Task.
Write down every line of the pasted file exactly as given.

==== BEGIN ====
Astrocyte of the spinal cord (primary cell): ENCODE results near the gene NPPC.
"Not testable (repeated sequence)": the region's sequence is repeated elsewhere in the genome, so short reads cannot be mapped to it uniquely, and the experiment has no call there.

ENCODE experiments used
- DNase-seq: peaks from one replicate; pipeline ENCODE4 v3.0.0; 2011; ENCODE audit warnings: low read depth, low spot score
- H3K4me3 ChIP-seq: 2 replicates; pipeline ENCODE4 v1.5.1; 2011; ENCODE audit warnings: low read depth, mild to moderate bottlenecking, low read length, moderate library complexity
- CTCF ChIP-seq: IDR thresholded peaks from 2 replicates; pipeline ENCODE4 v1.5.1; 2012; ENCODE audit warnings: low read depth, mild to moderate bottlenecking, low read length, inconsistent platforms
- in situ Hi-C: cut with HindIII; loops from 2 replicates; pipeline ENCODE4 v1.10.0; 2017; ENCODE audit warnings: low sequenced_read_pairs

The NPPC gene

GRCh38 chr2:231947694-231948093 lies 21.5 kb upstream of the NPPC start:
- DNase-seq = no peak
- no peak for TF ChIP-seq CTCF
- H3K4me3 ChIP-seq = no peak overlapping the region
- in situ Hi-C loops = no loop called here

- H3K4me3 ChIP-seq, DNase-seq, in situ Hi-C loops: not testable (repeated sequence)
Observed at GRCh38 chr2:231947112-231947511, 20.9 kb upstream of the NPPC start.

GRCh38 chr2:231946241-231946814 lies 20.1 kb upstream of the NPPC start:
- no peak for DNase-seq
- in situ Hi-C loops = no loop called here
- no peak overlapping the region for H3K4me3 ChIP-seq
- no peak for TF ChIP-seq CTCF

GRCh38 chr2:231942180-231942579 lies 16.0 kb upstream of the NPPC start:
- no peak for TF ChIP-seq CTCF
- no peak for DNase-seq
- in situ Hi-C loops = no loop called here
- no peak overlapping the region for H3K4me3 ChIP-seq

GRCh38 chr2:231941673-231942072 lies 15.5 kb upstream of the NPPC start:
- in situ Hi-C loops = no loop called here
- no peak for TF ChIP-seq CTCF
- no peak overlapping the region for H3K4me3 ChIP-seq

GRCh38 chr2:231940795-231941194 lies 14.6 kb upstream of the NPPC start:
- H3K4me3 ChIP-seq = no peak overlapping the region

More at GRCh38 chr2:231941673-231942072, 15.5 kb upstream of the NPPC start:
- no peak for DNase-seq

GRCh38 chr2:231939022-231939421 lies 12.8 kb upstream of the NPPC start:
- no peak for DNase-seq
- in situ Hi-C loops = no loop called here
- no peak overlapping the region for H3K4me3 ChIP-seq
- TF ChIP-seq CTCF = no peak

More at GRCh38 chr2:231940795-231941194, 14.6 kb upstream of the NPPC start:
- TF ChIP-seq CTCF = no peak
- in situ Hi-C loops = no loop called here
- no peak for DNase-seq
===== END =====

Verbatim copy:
Astrocyte of the spinal cord (primary cell): ENCODE results near the gene NPPC.
"Not testable (repeated sequence)": the region's sequence is repeated elsewhere in the genome, so short reads cannot be mapped to it uniquely, and the experiment has no call there.

ENCODE experiments used
- DNase-seq: peaks from one replicate; pipeline ENCODE4 v3.0.0; 2011; ENCODE audit warnings: low read depth, low spot score
- H3K4me3 ChIP-seq: 2 replicates; pipeline ENCODE4 v1.5.1; 2011; ENCODE audit warnings: low read depth, mild to moderate bottlenecking, low read length, moderate library complexity
- CTCF ChIP-seq: IDR thresholded peaks from 2 replicates; pipeline ENCODE4 v1.5.1; 2012; ENCODE audit warnings: low read depth, mild to moderate bottlenecking, low read length, inconsistent platforms
- in situ Hi-C: cut with HindIII; loops from 2 replicates; pipeline ENCODE4 v1.10.0; 2017; ENCODE audit warnings: low sequenced_read_pairs

The NPPC gene

GRCh38 chr2:231947694-231948093 lies 21.5 kb upstream of the NPPC start:
- DNase-seq = no peak
- no peak for TF ChIP-seq CTCF
- H3K4me3 ChIP-seq = no peak overlapping the region
- in situ Hi-C loops = no loop called here

- H3K4me3 ChIP-seq, DNase-seq, in situ Hi-C loops: not testable (repeated sequence)
Observed at GRCh38 chr2:231947112-231947511, 20.9 kb upstream of the NPPC start.

GRCh38 chr2:231946241-231946814 lies 20.1 kb upstream of the NPPC start:
- no peak for DNase-seq
- in situ Hi-C loops = no loop called here
- no peak overlapping the region for H3K4me3 ChIP-seq
- no peak for TF ChIP-seq CTCF

GRCh38 chr2:231942180-231942579 lies 16.0 kb upstream of the NPPC start:
- no peak for TF ChIP-seq CTCF
- no peak for DNase-seq
- in situ Hi-C loops = no loop called here
- no peak overlapping the region for H3K4me3 ChIP-seq

GRCh38 chr2:231941673-231942072 lies 15.5 kb upstream of the NPPC start:
- in situ Hi-C loops = no loop called here
- no peak for TF ChIP-seq CTCF
- no peak overlapping the region for H3K4me3 ChIP-seq

GRCh38 chr2:231940795-231941194 lies 14.6 kb upstream of the NPPC start:
- H3K4me3 ChIP-seq = no peak overlapping the region

More at GRCh38 chr2:231941673-231942072, 15.5 kb upstream of the NPPC start:
- no peak for DNase-seq

GRCh38 chr2:231939022-231939421 lies 12.8 kb upstream of the NPPC start:
- no peak for DNase-seq
- in situ Hi-C loops = no loop called here
- no peak overlapping the region for H3K4me3 ChIP-seq
- TF ChIP-seq CTCF = no peak

More at GRCh38 chr2:231940795-231941194, 14.6 kb upstream of the NPPC start:
- TF ChIP-seq CTCF = no peak
- in situ Hi-C loops = no loop called here
- no peak for DNase-seq